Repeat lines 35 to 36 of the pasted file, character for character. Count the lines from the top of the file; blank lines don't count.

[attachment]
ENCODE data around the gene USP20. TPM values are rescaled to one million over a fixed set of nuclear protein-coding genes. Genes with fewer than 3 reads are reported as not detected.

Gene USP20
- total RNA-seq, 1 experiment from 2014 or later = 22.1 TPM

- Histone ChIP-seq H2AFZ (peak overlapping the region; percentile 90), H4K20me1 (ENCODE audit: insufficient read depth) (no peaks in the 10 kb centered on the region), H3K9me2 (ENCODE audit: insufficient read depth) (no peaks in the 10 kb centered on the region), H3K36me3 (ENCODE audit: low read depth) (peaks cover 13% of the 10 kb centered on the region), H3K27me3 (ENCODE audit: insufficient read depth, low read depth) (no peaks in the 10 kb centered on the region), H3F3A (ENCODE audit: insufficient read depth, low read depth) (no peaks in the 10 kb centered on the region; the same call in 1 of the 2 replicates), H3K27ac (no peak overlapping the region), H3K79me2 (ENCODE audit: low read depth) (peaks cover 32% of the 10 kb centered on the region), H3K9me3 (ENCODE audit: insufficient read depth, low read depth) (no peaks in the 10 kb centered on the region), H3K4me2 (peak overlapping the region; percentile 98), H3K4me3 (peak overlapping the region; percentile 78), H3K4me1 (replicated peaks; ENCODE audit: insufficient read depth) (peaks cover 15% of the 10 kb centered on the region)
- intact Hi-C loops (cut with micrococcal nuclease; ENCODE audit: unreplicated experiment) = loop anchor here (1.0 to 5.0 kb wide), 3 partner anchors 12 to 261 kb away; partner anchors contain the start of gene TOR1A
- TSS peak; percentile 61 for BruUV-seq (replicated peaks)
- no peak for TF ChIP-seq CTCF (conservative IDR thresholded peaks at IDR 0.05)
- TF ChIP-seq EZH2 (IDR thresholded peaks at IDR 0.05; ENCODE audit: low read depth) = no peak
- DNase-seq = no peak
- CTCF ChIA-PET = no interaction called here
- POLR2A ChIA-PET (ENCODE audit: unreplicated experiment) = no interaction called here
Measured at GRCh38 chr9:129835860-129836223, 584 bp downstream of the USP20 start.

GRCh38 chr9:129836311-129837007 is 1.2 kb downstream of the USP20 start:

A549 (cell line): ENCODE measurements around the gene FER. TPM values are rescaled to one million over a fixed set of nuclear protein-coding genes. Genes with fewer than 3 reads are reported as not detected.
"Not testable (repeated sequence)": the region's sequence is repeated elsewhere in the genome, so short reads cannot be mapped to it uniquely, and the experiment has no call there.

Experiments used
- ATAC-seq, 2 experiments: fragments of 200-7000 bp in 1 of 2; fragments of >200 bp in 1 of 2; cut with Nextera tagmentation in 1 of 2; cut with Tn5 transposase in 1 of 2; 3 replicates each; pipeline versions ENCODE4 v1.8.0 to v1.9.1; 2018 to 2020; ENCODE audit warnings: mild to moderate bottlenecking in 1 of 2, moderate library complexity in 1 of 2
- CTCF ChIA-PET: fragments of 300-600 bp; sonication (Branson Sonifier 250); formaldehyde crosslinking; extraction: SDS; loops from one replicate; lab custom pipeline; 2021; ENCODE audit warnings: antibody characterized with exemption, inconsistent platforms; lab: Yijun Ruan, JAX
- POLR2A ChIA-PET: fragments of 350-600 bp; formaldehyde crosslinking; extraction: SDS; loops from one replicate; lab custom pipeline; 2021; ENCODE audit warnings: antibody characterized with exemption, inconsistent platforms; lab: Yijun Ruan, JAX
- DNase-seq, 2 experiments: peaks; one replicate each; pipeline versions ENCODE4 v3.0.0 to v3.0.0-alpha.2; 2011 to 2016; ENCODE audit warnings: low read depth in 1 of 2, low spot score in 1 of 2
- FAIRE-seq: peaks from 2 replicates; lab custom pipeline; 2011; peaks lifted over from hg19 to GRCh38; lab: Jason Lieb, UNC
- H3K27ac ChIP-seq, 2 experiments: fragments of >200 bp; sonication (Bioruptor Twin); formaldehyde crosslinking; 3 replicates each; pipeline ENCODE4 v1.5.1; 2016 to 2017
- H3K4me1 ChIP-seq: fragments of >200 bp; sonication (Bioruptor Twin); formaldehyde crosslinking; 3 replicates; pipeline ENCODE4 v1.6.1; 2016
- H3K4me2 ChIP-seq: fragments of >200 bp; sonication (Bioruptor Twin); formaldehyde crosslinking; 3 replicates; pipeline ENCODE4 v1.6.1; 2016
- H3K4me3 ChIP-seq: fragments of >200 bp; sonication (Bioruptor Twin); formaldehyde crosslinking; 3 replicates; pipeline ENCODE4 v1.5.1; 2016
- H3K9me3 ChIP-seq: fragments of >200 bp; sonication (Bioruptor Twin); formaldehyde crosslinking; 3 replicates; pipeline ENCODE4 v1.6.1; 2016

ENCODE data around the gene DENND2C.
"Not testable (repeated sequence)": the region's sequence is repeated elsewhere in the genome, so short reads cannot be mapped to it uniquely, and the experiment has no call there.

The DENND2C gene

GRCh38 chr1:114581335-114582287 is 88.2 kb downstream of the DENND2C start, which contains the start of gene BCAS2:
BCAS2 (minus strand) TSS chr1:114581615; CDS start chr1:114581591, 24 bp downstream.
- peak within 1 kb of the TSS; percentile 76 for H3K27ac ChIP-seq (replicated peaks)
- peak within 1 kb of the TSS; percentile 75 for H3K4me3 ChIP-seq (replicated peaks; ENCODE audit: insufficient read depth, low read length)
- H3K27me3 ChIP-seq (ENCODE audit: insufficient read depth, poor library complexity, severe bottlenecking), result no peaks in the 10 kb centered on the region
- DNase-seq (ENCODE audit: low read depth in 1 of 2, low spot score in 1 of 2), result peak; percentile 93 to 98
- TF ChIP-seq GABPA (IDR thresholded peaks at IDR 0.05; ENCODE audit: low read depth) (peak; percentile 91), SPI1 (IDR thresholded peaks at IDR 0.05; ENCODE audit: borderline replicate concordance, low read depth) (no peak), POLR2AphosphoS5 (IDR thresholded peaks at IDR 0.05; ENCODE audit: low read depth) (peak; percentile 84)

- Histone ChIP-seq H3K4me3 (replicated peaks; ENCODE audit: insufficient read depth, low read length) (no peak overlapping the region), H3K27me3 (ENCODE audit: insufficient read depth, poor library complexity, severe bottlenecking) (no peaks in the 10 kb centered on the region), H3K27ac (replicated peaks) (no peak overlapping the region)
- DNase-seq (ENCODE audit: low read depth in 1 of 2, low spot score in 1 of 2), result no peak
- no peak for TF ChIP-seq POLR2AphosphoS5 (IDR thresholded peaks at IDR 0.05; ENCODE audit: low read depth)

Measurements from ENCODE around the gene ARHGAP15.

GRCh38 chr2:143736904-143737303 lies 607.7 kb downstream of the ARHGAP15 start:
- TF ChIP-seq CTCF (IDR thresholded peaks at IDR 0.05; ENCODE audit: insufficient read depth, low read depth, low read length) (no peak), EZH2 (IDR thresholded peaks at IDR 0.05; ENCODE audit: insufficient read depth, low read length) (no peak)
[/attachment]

- DNase-seq (ENCODE audit: low read depth in 1 of 2, low spot score in 1 of 2), result peak; percentile 93 to 98
- TF ChIP-seq GABPA (IDR thresholded peaks at IDR 0.05; ENCODE audit: low read depth) (peak; percentile 91), SPI1 (IDR thresholded peaks at IDR 0.05; ENCODE audit: borderline replicate concordance, low read depth) (no peak), POLR2AphosphoS5 (IDR thresholded peaks at IDR 0.05; ENCODE audit: low read depth) (peak; percentile 84)